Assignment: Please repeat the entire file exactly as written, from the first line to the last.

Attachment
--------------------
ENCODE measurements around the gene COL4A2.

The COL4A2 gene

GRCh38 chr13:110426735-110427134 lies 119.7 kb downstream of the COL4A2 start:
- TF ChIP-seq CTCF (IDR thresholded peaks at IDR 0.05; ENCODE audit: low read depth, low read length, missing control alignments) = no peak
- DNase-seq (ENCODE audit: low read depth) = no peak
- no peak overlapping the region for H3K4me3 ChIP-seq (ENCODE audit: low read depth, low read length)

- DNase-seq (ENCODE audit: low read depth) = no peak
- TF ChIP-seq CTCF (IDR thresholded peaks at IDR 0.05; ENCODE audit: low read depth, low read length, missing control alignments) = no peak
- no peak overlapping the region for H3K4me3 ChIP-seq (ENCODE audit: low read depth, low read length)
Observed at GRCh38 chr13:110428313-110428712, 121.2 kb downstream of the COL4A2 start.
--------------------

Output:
ENCODE measurements around the gene COL4A2.

The COL4A2 gene

GRCh38 chr13:110426735-110427134 lies 119.7 kb downstream of the COL4A2 start:
- TF ChIP-seq CTCF (IDR thresholded peaks at IDR 0.05; ENCODE audit: low read depth, low read length, missing control alignments) = no peak
- DNase-seq (ENCODE audit: low read depth) = no peak
- no peak overlapping the region for H3K4me3 ChIP-seq (ENCODE audit: low read depth, low read length)

- DNase-seq (ENCODE audit: low read depth) = no peak
- TF ChIP-seq CTCF (IDR thresholded peaks at IDR 0.05; ENCODE audit: low read depth, low read length, missing control alignments) = no peak
- no peak overlapping the region for H3K4me3 ChIP-seq (ENCODE audit: low read depth, low read length)
Observed at GRCh38 chr13:110428313-110428712, 121.2 kb downstream of the COL4A2 start.